Six months ago, the state of the nation’s fitness industry was looking good. The 2019 State of the UK Fitness Industry Report revealed that 1 in every 7 people belonged to a gym, the total market value was £5.1 billion, and the number of fitness facilities in the UK was up from 7,038 to 7,239. The future looked rosy – at least for the fitness industry.
Statistics about personal fitness told a slightly different story – in the 12 months to November 2019, only 67% of adults were considered active according to government guidelines and 21% were classed as ‘inactive’ doing less than 30 minutes physical activity per week. Perhaps more alarmingly, in the academic year 2018/19, only 47% of children and young people were meeting the guidelines for 1 hour taking part in sport and physical activity each day, although that figure was up from only 43% in 2017/18.
Then came Covid-19, lockdown, and most recently, a new initiative to tackle rising obesity…. the picture is no longer quite so rosy! Physical activity levels have been affected – one site suggested that adults spent more time on the toilet each week, than exercising! Since lockdown, parents report that just over one third of children (36%) are doing less physical activity, although 30% are also doing more as reported by NHS data sources. We are facing an activity crisis as lack of physical activity leads to more than 20 long-term health conditions such as Type-2 diabetes, some cancers and osteoporosis.
But it’s not all doom and gloom! One encouraging thing to emerge from lockdown however, is that parents are valuing the time at home, and are doing more activities with their children; 53% of parents reported doing more physical activity with their children than they did prior to lockdown and 61% felt that playing sport and keeping fit was helping maintain their family’s physical and mental wellbeing.
That’s where National Fitness Day can help, by highlighting issues concerned with the nation’s fitness and raising the profile of fitness campaigners and the fitness industry in an attempt to improve our general health. The NFD website describes the day as: “ the most active day of the year and the day to celebrate the role that physical activity plays across the UK. It is a day when people of all ages, backgrounds and abilities come together to celebrate the fun of fitness.”
This year, National Fitness Day will be celebrated on Wednesday 23rd September and fitness providers will be encouraged to offer free events to get everyone involved in their local communities. The theme for this year is ‘Fitness Unites Us’ and the aim is to celebrate the inclusive power of physical activity and the ability it has to bring whole communities together.
What can you do in your setting?
National Fitness Day can be lots of things to lots of people – you may want to run your own event, host a sports day or invite a P.E. specialist into your unit to give a workshop or demonstration. You are only constrained by your imagination…(and any Covid-19 restrictions in your area) but don’t let those stop you doing something for the benefit of your physical and mental health! As the saying goes….”where there’s a will, there’s a way!”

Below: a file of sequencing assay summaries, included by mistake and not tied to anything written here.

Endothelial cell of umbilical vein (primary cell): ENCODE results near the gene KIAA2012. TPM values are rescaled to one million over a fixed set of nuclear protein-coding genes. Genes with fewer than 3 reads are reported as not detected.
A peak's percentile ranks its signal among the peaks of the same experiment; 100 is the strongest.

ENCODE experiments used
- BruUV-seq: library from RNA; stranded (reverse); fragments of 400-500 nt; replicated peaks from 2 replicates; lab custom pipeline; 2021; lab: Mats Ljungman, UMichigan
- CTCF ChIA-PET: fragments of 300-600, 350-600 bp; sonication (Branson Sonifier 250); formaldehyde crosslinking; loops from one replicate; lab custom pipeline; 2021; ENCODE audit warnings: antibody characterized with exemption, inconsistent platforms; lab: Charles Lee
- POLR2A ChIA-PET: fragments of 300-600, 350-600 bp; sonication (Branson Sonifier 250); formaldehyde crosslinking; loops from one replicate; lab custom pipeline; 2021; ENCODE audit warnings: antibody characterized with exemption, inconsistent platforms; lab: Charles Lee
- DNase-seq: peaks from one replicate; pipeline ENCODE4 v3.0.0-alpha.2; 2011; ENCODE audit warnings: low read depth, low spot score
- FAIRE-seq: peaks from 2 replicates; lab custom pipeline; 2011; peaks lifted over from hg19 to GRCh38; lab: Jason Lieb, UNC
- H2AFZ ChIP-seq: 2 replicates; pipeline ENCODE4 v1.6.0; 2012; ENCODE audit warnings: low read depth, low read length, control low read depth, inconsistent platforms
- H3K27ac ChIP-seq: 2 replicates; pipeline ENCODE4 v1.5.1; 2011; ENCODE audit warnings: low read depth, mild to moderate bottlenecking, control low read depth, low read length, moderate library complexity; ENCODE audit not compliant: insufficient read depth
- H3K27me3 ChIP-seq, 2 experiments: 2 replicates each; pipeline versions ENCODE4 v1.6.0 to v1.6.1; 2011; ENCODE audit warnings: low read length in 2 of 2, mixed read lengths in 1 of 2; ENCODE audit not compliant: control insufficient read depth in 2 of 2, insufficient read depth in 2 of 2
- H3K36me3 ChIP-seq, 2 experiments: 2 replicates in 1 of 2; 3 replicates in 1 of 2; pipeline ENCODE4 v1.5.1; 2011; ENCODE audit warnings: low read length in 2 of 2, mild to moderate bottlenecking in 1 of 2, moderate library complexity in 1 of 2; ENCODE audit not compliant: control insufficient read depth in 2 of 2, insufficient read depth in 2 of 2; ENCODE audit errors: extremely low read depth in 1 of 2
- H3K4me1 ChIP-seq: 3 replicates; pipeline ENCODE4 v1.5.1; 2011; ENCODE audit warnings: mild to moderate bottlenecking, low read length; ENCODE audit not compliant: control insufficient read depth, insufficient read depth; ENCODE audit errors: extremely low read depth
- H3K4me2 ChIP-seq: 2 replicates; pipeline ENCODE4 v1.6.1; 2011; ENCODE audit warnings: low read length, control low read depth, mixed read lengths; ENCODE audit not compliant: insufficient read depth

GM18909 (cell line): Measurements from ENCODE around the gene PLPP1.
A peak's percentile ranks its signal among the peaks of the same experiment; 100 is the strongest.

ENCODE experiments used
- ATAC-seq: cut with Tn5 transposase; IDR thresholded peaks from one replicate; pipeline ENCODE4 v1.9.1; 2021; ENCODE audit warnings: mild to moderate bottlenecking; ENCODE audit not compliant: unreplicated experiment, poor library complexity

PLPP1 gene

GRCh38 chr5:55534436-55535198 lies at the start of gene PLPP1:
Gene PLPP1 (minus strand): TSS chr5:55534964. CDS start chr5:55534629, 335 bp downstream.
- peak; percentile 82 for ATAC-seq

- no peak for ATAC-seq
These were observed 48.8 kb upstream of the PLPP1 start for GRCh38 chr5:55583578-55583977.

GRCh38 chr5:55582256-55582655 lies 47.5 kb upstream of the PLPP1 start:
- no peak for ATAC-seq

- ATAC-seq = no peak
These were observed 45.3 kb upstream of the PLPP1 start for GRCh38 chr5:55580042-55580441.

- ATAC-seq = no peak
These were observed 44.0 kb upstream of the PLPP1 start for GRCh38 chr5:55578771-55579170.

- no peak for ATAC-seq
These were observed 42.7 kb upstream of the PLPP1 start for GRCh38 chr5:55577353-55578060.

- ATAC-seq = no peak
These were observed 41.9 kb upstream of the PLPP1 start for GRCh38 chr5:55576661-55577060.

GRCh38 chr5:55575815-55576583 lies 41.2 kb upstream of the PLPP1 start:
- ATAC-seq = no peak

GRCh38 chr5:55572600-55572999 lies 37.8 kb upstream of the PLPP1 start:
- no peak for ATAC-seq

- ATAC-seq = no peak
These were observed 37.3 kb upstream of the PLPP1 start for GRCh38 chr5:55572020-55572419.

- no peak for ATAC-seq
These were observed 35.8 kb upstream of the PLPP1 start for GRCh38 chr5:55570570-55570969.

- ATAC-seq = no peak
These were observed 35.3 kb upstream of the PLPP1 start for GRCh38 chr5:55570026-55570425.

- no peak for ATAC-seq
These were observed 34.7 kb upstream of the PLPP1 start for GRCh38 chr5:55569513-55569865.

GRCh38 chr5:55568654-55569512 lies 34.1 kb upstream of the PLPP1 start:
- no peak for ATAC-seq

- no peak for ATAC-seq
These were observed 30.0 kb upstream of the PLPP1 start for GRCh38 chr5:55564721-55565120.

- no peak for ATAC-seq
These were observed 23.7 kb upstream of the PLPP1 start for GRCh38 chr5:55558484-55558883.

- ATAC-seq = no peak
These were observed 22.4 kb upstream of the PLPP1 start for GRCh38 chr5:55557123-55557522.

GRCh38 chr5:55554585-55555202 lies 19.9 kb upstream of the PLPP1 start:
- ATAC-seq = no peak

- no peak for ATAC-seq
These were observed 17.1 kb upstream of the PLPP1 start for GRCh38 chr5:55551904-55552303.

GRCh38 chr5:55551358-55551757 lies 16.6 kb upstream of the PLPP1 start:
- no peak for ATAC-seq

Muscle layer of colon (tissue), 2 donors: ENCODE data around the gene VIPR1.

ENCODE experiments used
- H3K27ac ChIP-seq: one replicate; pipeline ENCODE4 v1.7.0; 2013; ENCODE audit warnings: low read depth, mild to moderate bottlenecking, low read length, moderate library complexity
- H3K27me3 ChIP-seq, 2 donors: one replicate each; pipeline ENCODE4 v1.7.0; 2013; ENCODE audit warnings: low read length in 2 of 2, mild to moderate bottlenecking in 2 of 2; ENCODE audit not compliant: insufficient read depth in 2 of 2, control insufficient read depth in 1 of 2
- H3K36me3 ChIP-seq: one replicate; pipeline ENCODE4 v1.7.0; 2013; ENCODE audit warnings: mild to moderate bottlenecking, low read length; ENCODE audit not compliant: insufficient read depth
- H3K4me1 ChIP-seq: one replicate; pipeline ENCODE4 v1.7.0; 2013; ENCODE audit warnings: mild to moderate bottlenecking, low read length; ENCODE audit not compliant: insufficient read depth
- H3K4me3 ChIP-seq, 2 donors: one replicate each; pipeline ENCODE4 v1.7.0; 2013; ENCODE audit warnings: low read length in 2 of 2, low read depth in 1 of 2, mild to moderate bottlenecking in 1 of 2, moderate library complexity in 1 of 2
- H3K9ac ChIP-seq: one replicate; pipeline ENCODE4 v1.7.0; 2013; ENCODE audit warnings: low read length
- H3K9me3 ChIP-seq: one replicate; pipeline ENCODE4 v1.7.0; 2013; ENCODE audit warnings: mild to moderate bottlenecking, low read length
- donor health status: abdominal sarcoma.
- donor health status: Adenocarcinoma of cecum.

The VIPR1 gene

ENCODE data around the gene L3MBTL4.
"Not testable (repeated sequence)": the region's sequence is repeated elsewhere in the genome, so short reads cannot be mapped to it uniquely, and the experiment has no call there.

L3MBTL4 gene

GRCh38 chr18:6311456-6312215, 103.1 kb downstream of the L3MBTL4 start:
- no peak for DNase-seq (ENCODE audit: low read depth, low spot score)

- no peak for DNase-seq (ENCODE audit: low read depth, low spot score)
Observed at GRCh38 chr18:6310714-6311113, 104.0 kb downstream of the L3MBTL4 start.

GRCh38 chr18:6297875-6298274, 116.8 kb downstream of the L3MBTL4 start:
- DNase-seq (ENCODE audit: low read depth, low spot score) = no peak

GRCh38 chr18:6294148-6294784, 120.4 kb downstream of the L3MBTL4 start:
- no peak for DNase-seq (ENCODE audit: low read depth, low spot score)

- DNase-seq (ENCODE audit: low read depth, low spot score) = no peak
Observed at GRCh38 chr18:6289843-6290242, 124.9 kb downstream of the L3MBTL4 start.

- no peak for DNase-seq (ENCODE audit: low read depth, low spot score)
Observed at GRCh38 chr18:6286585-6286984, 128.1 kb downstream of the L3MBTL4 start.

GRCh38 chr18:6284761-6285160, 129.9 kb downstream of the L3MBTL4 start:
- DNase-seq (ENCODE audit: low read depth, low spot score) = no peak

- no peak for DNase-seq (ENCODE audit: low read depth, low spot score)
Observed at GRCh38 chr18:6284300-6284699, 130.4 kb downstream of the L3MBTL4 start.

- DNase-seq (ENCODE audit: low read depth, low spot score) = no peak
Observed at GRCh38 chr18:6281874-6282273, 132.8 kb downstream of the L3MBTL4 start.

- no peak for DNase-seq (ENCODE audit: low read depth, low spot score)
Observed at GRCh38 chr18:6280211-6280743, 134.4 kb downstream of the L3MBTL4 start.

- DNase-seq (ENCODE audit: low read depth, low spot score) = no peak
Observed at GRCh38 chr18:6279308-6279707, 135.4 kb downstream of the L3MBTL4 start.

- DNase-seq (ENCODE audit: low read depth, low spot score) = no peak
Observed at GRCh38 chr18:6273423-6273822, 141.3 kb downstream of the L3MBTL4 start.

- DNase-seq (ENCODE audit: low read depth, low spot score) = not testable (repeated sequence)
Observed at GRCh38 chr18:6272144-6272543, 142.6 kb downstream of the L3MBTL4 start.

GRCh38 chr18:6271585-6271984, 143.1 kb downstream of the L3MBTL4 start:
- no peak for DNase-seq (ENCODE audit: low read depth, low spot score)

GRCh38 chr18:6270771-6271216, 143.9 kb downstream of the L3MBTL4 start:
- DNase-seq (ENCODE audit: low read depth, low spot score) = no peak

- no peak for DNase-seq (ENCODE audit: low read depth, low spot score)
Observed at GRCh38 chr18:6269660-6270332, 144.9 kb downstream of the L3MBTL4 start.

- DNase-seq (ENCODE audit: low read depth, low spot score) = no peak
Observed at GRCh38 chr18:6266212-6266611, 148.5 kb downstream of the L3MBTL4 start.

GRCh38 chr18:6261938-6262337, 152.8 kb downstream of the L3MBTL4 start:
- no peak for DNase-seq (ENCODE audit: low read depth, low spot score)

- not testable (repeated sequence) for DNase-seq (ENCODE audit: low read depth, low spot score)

Here are a few suggestions to get you started:
- Hold a socially-distanced sports day and set up some individual activities which you can do against the clock; how about an egg and spoon race, or a long-jump or a squat challenge? You can get the staff to join in the fun too!
- Join an online fitness event such as a Joe Wicks workout, a yoga class or a virtual dance class.
- Go for a power walk or a run – start slowly and work your way up. You can do ‘scout’s pace’ too, where you alternate between running and walking.
- Set up a contact-free obstacle course in your setting. You can use tape on the floor rather than real obstacles and ask the children to jump over the lines, balance whilst walking on them, or zigzag between crosses on the floor. You can run team relay events against the clock if you’re feeling competitive or just do everything for fun!
- Make a fitness diary with the children to show them what they are actually doing over a week. You can create some visual stickers to use such as running, jumping, playing or participating in different sports.
- Create a fitness bingo or dice game. Choose 6 different activities and allocate them a number. When the dice lands on that number, the children have to do that activity.
- Encourage parents to do some physical activity with their children at home and send in a short video or photo to show what they’ve done. It could be anything – from a walk in the park to some major footballing action.
- Use the hashtag #Fitness2Me on your social media channels, saying what fitness means to you and how it’s helping you unite and come together with others!
What are the Government recommendations for activity?
In 2019, new guidelines recommended:
- Adults (aged 19 and over) should aim to be active daily. Over a week, activity should add up to at least 150 minutes (2.5 hours) of moderate intensity activity or 75 minutes (1 hour, 15 minutes) of vigorous intensity activity per week, or a combination of both, with strength building on at least 2 days.
- Children and young people (aged 5 to 18) should aim to be physically active for at least 60 minutes per day across the week.
- Pre-schoolers should spend at least 180 minutes (3 hours) a day doing a variety of physical activities spread throughout the day, including active and outdoor play. The more the better.
- Toddlers should be physically active every day for at least 180 minutes (3 hours). The more the better. This should be spread throughout the day, including playing outdoors.
There’s something out there for everyone, so make sure you get out there and find it!
You should always check with your doctor before starting any physical activity if you are concerned about your health or have not exercised for a while.
Data sources and useful links